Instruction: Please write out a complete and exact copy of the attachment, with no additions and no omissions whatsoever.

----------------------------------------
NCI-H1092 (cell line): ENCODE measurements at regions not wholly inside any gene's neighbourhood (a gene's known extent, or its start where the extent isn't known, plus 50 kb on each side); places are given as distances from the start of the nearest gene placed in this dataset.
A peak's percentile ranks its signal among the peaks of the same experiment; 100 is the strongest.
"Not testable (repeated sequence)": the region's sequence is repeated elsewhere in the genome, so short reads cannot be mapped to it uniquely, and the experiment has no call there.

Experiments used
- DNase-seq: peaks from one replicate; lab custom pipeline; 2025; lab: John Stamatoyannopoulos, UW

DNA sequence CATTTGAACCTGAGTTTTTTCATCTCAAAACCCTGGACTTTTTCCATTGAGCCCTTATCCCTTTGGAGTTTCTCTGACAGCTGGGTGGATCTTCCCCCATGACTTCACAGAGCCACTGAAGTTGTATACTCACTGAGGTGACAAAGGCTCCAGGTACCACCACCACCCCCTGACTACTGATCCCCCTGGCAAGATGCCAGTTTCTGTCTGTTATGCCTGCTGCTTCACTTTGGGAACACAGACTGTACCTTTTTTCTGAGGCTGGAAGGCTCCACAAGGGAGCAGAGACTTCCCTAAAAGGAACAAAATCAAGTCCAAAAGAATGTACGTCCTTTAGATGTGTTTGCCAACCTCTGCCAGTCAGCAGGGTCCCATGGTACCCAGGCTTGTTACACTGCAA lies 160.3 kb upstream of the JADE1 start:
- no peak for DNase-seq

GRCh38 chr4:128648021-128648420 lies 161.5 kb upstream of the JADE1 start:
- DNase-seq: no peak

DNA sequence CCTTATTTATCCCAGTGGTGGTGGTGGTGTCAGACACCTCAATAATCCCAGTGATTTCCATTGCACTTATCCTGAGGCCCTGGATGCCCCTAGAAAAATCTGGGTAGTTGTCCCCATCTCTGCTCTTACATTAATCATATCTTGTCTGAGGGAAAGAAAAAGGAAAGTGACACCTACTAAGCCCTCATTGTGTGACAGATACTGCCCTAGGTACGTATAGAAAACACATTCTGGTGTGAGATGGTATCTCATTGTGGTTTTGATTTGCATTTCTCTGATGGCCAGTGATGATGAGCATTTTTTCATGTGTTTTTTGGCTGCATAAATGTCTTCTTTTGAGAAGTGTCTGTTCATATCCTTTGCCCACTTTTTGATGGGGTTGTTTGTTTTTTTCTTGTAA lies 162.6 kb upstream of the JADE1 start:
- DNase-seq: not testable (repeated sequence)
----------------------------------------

NCI-H1092 (cell line): ENCODE measurements at regions not wholly inside any gene's neighbourhood (a gene's known extent, or its start where the extent isn't known, plus 50 kb on each side); places are given as distances from the start of the nearest gene placed in this dataset.
A peak's percentile ranks its signal among the peaks of the same experiment; 100 is the strongest.
"Not testable (repeated sequence)": the region's sequence is repeated elsewhere in the genome, so short reads cannot be mapped to it uniquely, and the experiment has no call there.

Experiments used
- DNase-seq: peaks from one replicate; lab custom pipeline; 2025; lab: John Stamatoyannopoulos, UW

DNA sequence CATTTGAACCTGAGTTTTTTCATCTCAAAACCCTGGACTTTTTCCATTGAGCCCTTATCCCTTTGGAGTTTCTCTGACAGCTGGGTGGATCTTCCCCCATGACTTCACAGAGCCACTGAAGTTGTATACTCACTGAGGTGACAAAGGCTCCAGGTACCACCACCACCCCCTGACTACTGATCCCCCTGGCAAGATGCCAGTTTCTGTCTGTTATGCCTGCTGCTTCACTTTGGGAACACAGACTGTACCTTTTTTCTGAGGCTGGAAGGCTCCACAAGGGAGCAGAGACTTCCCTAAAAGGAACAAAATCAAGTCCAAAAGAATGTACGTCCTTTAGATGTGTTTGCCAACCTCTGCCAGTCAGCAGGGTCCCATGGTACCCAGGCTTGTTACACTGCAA lies 160.3 kb upstream of the JADE1 start:
- no peak for DNase-seq

GRCh38 chr4:128648021-128648420 lies 161.5 kb upstream of the JADE1 start:
- DNase-seq: no peak

DNA sequence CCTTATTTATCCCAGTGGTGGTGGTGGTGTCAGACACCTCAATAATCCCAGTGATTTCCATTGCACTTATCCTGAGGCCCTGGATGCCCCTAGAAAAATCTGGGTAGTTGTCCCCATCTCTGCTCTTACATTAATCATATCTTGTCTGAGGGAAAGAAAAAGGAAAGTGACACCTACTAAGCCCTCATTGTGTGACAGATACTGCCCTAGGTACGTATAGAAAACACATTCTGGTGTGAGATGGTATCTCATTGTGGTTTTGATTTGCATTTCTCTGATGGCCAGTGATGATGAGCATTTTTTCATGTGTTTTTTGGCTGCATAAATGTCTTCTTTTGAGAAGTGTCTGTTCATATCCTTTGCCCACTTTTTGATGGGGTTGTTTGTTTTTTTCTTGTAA lies 162.6 kb upstream of the JADE1 start:
- DNase-seq: not testable (repeated sequence)